NASA: Radiation So Far Not A Problem If Humans Decide To Visit Mars

During the Curiosity rover's nine-month trip to Mars, it copped its fair share of radiation-producing solar flare and particle events. This, in turn, provided NASA with a fair chunk of information to help it figure out the protective requirements for humans to make the trip. Until now, the organisation didn't have radiation numbers from the perspective of being on the surface itself, but Curiosity has again delivered and the prospects look good, at least for now.

According Don Hassler, the principal investigator for Curiosity's "Radiation Assessment Detector" (with the appropriate acronym RAD), astronauts could "absolutely" live in the Martian environment without fear of overexposure. The statement was made at a press conference last week and covered by CNN's Light Years blog, which goes into a bit more detail on the specifics.

Firstly, Mars doesn't benefit from a magnetic field like Earth's, so that's one less defence against solar radiation. Complicating things is the fact Mars' atmosphere is only one percent as thick as ours. Even with these deficiencies, astronauts would be more worried about radiation exposure to and from the planet, rather than what they'd receive just walking around on the surface. The CNN story notes that astronauts would have to spend at least six months on Mars between jaunts to stay within "career limits".

NASA will have a better idea of the situation once Curiosity is exposed to a solar event, which it currently has yet to experience since landing back in August. These spikes will provide a clearer indication of humanity's chances at long-term Martian living arrangements, unless someone invents deflector shields in the meantime and renders it a moot point.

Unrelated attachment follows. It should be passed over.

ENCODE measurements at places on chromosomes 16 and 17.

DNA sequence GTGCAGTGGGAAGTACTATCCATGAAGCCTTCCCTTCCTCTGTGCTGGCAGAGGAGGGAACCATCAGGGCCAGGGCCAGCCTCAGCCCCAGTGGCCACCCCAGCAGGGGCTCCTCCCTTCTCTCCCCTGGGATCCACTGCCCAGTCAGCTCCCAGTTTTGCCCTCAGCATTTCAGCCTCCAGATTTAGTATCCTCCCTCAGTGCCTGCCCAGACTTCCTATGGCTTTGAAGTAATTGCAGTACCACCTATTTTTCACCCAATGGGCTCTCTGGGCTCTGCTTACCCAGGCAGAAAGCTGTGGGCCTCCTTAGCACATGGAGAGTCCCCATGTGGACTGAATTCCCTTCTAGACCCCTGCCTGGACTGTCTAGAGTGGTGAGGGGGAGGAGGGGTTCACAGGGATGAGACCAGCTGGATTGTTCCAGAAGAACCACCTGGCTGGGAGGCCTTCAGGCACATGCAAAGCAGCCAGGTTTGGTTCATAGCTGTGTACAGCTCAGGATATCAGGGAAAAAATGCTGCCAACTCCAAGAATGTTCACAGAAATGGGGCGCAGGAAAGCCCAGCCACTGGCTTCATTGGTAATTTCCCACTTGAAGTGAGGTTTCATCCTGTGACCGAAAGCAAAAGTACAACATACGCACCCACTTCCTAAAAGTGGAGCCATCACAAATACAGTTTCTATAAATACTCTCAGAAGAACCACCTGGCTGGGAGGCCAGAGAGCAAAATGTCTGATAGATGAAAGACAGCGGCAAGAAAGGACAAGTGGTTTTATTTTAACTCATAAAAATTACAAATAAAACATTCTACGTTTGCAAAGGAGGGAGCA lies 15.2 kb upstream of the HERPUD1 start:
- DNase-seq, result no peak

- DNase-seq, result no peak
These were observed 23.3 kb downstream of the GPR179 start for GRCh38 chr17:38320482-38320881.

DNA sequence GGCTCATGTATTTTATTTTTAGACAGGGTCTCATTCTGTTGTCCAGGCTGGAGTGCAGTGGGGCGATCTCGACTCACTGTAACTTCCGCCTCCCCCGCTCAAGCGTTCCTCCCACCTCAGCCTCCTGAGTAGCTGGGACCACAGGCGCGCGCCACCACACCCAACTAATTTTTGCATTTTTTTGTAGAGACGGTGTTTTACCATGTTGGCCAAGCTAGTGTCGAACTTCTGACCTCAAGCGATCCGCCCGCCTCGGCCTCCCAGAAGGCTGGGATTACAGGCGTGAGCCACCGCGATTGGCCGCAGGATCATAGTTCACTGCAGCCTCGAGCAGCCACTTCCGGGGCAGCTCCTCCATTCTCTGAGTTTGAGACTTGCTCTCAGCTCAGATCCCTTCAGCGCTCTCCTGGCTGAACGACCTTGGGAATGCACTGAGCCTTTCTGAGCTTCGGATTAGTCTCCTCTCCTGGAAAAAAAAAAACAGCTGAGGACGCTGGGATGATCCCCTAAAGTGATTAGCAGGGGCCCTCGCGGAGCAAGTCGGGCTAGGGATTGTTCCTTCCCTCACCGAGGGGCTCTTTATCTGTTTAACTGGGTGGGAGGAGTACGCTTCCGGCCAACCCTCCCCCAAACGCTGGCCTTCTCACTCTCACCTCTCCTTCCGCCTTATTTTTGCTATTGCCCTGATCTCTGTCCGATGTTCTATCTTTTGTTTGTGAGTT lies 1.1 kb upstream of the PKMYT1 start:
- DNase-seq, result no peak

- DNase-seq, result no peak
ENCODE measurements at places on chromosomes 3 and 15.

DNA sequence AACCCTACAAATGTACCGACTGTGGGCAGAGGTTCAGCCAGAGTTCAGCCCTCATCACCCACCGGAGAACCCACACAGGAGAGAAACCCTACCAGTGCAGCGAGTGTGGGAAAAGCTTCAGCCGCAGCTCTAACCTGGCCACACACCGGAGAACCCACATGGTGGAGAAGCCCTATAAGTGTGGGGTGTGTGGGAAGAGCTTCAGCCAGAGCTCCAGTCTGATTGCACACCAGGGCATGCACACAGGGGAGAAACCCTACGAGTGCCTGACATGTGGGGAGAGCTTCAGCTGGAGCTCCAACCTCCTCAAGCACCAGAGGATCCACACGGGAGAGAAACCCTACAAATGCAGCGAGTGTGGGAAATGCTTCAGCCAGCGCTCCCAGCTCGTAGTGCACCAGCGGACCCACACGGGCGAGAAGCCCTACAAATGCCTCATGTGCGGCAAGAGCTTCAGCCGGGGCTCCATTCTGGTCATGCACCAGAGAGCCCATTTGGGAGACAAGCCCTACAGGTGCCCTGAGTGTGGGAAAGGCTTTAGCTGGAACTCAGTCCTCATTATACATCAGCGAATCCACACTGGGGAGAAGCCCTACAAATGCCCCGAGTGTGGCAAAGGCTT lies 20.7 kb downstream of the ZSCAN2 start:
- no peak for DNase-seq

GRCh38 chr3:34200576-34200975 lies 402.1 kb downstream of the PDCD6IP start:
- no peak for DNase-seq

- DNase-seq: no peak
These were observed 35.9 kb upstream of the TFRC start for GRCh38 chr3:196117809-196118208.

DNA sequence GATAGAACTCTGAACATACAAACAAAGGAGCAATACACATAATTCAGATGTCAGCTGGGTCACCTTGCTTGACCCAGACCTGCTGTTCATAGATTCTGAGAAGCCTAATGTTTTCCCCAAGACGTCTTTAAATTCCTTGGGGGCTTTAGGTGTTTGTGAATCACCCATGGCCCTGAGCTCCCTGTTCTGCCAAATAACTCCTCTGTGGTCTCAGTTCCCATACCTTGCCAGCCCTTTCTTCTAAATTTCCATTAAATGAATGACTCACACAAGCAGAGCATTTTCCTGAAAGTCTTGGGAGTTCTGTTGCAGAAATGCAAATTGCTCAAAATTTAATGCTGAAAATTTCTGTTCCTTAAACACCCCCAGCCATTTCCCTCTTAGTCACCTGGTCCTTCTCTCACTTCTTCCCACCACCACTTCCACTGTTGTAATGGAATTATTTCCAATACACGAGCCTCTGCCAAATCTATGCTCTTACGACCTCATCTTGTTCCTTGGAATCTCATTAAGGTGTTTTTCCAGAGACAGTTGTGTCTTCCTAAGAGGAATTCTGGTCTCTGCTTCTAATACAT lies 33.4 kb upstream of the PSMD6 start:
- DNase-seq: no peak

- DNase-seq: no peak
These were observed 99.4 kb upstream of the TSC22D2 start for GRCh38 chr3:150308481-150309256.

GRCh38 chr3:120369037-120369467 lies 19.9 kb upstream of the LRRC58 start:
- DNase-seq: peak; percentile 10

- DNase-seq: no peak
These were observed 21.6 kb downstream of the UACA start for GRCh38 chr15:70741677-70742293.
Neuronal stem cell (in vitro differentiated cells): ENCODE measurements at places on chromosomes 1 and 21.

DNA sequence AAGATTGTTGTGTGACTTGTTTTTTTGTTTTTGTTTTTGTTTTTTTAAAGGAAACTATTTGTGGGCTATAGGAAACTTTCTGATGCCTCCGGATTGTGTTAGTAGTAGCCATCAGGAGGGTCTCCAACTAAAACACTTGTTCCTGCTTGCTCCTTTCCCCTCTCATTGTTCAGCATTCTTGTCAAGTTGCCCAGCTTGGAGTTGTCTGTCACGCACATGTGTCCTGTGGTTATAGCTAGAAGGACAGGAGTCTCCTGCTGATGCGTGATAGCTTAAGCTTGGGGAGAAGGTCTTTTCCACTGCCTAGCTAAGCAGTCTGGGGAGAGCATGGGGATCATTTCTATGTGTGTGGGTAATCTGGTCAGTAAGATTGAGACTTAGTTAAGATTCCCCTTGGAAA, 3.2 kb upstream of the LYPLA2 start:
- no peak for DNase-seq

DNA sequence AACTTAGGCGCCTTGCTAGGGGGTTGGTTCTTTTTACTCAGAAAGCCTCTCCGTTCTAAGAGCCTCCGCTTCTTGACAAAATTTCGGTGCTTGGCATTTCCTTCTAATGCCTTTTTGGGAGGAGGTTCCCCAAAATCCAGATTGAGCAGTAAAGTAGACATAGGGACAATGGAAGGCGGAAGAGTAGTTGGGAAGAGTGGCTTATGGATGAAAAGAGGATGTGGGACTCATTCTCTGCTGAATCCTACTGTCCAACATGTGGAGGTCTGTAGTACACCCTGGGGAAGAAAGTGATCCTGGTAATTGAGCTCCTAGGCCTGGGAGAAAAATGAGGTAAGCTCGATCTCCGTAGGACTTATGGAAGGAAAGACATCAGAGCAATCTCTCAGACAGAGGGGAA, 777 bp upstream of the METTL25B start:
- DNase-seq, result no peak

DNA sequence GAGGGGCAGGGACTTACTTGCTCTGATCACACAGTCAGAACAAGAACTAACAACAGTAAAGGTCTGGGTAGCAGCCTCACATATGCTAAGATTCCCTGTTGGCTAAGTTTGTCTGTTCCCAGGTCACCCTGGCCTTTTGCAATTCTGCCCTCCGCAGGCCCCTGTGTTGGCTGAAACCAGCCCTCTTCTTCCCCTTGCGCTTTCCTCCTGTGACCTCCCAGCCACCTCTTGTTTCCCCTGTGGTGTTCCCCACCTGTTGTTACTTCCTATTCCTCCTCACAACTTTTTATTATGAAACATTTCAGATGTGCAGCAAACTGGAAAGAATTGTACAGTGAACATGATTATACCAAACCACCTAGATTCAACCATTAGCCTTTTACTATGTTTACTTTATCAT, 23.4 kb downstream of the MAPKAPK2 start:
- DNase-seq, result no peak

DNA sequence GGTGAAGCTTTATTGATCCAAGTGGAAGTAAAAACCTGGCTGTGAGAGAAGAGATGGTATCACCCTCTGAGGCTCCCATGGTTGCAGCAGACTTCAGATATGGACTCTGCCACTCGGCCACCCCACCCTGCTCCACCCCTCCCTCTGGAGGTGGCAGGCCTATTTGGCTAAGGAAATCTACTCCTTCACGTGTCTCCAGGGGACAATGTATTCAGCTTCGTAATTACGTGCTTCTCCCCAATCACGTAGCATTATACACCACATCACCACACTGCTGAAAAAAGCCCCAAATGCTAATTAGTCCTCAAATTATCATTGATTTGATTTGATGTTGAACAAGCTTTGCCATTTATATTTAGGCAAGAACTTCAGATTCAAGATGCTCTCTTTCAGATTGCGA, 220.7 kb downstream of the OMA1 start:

[Light Years -- CNN]

Image: Total Recall, TriStar Pictures / Sony

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    The headline kind of implies that there are already humans living on Mars.

      Well, that's definitely not the case, but for those living the dream I've tweaked the headline.

        I didn't mean it in a smart arse kind of way.

    i understand the desire to live on other planets, but wouldn't building space colonies be a more viable option, aka those futuristic types u see on gundam etc

      Mars has abundant water, chemical and mineral reserves, given enough time it could support a self sustaining colony. Plus you have extra protection on mars than you do in space.

        "Mars has abundant water, chemical and mineral reserves"

        You sure you are not thinking about the orginal Total Recall there?

      Gundam isn't real, despite what you read in PDF's.

        no shit sherlock, but the concepts shown in it are entirely possible in the near future

          Please provide links to a PDF supporting that statement.

          The science checks out - it's all good.

    "Getcha ass to Mahs!"

    To negate the radiation problem on the planet you can build the habitat underground (or above ground using mud bricks) and other odd solutions, so not so moot.

    I read it years ago but a really interesting book that tries to cover all the known problems is Robert Zubrin's "The Case for Mars" - I found this to be a interesting and really fun read... Just saying :-)

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